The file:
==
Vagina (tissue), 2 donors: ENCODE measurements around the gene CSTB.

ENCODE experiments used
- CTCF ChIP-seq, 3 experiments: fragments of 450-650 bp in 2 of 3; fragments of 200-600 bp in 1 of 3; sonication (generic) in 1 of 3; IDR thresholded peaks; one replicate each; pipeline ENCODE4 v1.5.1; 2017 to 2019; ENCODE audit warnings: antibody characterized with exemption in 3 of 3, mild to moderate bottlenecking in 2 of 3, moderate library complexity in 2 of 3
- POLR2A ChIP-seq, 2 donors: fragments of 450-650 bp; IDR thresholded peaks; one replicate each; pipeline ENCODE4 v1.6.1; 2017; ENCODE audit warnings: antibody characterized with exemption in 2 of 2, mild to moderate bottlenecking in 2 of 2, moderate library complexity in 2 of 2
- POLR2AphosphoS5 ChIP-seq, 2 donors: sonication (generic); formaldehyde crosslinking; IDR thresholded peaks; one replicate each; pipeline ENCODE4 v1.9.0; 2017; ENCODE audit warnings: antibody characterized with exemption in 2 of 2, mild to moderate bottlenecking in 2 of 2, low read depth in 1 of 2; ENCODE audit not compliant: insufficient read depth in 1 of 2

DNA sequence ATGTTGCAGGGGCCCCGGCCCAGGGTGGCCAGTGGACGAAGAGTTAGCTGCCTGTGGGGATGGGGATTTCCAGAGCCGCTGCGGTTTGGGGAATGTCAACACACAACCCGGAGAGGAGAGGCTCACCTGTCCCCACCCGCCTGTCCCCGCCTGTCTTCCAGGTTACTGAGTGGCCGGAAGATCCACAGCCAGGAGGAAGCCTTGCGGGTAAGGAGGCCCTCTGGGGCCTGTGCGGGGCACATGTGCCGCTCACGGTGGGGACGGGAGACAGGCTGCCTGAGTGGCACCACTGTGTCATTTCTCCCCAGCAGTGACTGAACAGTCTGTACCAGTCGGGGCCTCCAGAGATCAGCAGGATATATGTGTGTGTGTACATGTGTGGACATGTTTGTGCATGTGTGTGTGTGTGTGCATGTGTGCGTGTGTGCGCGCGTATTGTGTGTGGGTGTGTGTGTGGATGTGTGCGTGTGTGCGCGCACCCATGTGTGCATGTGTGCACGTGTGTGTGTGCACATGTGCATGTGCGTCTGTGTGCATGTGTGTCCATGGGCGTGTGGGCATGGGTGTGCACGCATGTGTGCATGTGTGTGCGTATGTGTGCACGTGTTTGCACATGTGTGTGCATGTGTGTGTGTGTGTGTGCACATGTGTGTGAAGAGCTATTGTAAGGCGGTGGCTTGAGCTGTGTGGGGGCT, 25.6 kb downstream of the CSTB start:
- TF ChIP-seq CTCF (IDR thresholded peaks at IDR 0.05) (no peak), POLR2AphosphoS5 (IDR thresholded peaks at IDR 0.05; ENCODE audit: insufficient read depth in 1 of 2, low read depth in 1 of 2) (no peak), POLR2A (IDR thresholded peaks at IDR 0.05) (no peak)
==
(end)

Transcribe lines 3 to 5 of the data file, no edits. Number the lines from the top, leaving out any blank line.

- CTCF ChIP-seq, 3 experiments: fragments of 450-650 bp in 2 of 3; fragments of 200-600 bp in 1 of 3; sonication (generic) in 1 of 3; IDR thresholded peaks; one replicate each; pipeline ENCODE4 v1.5.1; 2017 to 2019; ENCODE audit warnings: antibody characterized with exemption in 3 of 3, mild to moderate bottlenecking in 2 of 3, moderate library complexity in 2 of 3
- POLR2A ChIP-seq, 2 donors: fragments of 450-650 bp; IDR thresholded peaks; one replicate each; pipeline ENCODE4 v1.6.1; 2017; ENCODE audit warnings: antibody characterized with exemption in 2 of 2, mild to moderate bottlenecking in 2 of 2, moderate library complexity in 2 of 2
- POLR2AphosphoS5 ChIP-seq, 2 donors: sonication (generic); formaldehyde crosslinking; IDR thresholded peaks; one replicate each; pipeline ENCODE4 v1.9.0; 2017; ENCODE audit warnings: antibody characterized with exemption in 2 of 2, mild to moderate bottlenecking in 2 of 2, low read depth in 1 of 2; ENCODE audit not compliant: insufficient read depth in 1 of 2